Reverse: VENERI FELICI / Venus standing, holding sceptre and Cupid. SC in field on either side.
22.83 gm., 34 mm.
RIC #694; S. # 8232.
Callimachus
VespasianPax_RICii10.jpg
710a, Vespasian, 1 July 69 - 24 June 79 A.D.133 viewsSilver denarius, RIC II, 10, aVF, 3.5 g, 18mm, Rome mint, 69-71 AD; Obverse: IMP CAESA[R] VESPASIANV[S AV]G - Laureate head right; Reverse: COS ITER [T]R POT - Pax seated left holding branch and caduceus. Ex Imperial Coins.


De Imperatoribus Romanis:
An Online Encyclopedia of Roman Rulers and their Families

Titus Flavius Vespasianus (A.D. 69-79)

John Donahue
College of William and Mary

Introduction

Titus Flavius Vespasianus (b. A.D. 9, d. A.D. 79, emperor A.D. 69-79) restored peace and stability to an empire in disarray following the death of Nero in A.D. 68. In the process he established the Flavian dynasty as the legitimate successor to the Imperial throne. Although we lack many details about the events and chronology of his reign, Vespasian provided practical leadership and a return to stable government - accomplishments which, when combined with his other achievements, make his emperorship particularly notable within the history of the Principate.

Early Life and Career

Vespasian was born at Falacrina near Sabine Reate on 17 November, A.D. 9, the son of T. Flavius Sabinus, a successful tax collector and banker, and Vespasia Polla. Both parents were of equestrian status. Few details of his first fifteen years survive, yet it appears that his father and mother were often away from home on business for long periods. As a result, Vespasian's early education became the responsibility of his paternal grandmother, Tertulla. [[1]] In about A.D. 25 Vespasian assumed the toga virilis and later accepted the wearing of the latus clavus, and with it the senatorial path that his older brother, T. Flavius Sabinus, had already chosen. [[2]] Although many of the particulars are lacking, the posts typically occupied by one intent upon a senatorial career soon followed: a military tribunate in Thrace, perhaps for three or four years; a quaestorship in Crete-Cyrene; and the offices of aedile and praetor, successively, under the emperor Gaius. [[3]]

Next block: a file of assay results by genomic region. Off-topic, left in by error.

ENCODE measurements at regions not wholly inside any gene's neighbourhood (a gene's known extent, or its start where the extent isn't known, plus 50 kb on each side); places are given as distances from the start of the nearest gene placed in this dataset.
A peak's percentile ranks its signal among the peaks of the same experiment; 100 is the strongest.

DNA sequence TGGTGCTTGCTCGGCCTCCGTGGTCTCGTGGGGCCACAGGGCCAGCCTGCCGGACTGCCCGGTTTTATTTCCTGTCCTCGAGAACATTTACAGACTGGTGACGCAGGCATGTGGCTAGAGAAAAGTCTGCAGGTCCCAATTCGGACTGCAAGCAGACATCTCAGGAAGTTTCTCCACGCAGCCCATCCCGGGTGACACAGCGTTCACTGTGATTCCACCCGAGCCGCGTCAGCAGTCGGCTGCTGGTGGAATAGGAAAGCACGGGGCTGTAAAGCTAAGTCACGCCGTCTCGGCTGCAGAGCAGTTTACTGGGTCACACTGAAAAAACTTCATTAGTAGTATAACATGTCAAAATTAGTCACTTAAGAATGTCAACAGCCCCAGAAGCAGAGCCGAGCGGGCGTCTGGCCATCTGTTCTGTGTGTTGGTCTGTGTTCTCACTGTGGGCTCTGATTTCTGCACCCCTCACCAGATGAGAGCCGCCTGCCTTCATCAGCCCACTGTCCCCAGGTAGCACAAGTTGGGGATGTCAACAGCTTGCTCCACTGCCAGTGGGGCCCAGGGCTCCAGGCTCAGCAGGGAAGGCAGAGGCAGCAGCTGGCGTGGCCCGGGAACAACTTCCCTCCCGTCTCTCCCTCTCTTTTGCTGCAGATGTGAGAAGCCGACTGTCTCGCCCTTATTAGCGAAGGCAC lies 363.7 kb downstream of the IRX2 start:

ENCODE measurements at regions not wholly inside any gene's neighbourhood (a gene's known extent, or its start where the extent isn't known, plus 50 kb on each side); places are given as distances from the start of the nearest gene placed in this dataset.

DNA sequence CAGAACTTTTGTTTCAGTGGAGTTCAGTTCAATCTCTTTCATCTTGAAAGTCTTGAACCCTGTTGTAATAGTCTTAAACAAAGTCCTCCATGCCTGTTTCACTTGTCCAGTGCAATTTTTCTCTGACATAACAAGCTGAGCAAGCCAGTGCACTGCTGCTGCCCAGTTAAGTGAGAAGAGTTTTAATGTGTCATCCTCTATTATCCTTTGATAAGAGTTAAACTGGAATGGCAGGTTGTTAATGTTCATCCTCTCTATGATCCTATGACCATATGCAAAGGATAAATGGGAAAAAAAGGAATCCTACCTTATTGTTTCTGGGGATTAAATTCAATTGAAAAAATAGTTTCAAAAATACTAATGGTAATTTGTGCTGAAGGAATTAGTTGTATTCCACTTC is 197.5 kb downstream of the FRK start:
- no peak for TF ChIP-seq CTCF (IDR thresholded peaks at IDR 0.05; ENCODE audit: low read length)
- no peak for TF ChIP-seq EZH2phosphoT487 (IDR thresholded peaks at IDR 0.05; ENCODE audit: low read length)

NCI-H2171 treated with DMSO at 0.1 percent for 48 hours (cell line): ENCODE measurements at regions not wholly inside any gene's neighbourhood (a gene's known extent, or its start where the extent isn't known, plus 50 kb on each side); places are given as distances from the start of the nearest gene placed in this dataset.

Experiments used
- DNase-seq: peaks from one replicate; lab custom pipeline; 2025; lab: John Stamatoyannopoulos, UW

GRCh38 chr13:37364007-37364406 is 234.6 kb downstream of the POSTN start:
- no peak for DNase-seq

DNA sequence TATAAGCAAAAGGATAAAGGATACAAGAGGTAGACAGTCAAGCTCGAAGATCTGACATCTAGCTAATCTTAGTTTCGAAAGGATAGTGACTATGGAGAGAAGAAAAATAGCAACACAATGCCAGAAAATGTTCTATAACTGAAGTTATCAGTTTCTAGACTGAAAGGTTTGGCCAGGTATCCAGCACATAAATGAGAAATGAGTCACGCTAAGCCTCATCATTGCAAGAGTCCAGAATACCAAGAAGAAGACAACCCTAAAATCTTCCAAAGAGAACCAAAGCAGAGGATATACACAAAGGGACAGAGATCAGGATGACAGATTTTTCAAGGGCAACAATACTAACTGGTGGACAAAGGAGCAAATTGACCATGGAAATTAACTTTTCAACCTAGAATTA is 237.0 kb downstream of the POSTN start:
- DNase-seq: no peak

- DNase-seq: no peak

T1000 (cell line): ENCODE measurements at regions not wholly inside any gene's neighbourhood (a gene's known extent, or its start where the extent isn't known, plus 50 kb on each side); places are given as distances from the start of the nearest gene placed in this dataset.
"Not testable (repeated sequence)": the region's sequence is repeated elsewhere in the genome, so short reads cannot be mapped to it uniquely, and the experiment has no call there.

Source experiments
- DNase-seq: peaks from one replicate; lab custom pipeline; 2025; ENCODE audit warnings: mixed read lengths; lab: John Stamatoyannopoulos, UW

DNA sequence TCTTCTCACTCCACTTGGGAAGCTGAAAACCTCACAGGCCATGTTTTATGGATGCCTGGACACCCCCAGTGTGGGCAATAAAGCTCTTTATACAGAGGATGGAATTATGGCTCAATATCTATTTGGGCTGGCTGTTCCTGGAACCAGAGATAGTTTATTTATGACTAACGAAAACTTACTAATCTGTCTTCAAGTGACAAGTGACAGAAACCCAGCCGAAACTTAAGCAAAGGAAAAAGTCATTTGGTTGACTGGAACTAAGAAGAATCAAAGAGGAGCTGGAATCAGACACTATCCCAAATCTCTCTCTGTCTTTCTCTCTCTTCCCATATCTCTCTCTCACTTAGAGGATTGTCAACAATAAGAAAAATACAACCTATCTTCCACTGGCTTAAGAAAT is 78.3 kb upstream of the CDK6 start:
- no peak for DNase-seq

It was during this period that Vespasian married Flavia Domitilla. Daughter of a treasury clerk and former mistress of an African knight, Flavia lacked the social standing and family connections that the politically ambitious usually sought through marriage. In any case, the couple produced three children, a daughter, also named Flavia Domitilla, and two sons, the future emperors Titus and Domitian . Flavia did not live to witness her husband's emperorship and after her death Vespasian returned to his former mistress Caenis, who had been secretary to Antonia (daughter of Marc Antony and mother of Claudius). Caenis apparently exerted considerable influence over Vespasian, prompting Suetonius to assert that she remained his wife in all but name, even after he became emperor. [[4]]

Following the assassination of Gaius on 24 January, A.D. 41, Vespasian advanced rapidly, thanks in large part to the new princeps Claudius, whose favor the Flavians had wisely secured with that of Antonia, the mother of Germanicus, and of Claudius' freedmen, especially Narcissus. [[5]] The emperor soon dispatched Vespasian to Argentoratum (Strasbourg) as legatus legionis II Augustae, apparently to prepare the legion for the invasion of Britain. Vespasian first appeared at the battle of Medway in A.D. 43, and soon thereafter led his legion across the south of England, where he engaged the enemy thirty times in battle, subdued two tribes, and conquered the Isle of Wight. According to Suetonius, these operations were conducted partly under Claudius and partly under Vespasian's commander, Aulus Plautius. Vespasian's contributions, however, did not go unnoticed; he received the ornamenta triumphalia and two priesthoods from Claudius for his exploits in Britain. [[6]]

By the end of A.D. 51 Vespasian had reached the consulship, the pinnacle of a political career at Rome. For reasons that remain obscure he withdrew from political life at this point, only to return when chosen proconsul of Africa about A.D. 63-64. His subsequent administration of the province was marked by severity and parsimony, earning him a reputation for being scrupulous but unpopular. [[7]] Upon completion of his term, Vespasian returned to Rome where, as a senior senator, he became a man of influence in the emperor Nero's court. [[8]] Important enough to be included on Nero's tour of Greece in A.D. 66-67, Vespasian soon found himself in the vicinity of increasing political turbulence in the East. The situation would prove pivotal in advancing his career.

Judaea and the Accession to Power

In response to rioting in Caesarea and Jerusalem that had led to the slaughter in the latter city of Jewish leaders and Roman soldiers, Nero granted to Vespasian in A.D. 66 a special command in the East with the objective of settling the revolt in Judaea. By spring A.D. 67, with 60,000 legionaries, auxiliaries, and allies under his control, Vespasian set out to subdue Galilee and then to cut off Jerusalem. Success was quick and decisive. By October all of Galilee had been pacified and plans for the strategic encirclement of Jerusalem were soon formed. [[9]] Meanwhile, at the other end of the empire, the revolts of Gaius Iulius Vindex, governor of Gallia Lugdunensis, and Servius Sulpicius Galba , governor of Hispania Tarraconensis, had brought Nero's reign to the brink of collapse. The emperor committed suicide in June, A.D. 68, thereby ensuring chaos for the next eighteen months, as first Galba and then Marcus Salvius Otho and Aulus Vitellius acceded to power. Each lacked broad-based military and senatorial support; each would be violently deposed in turn. [[10]]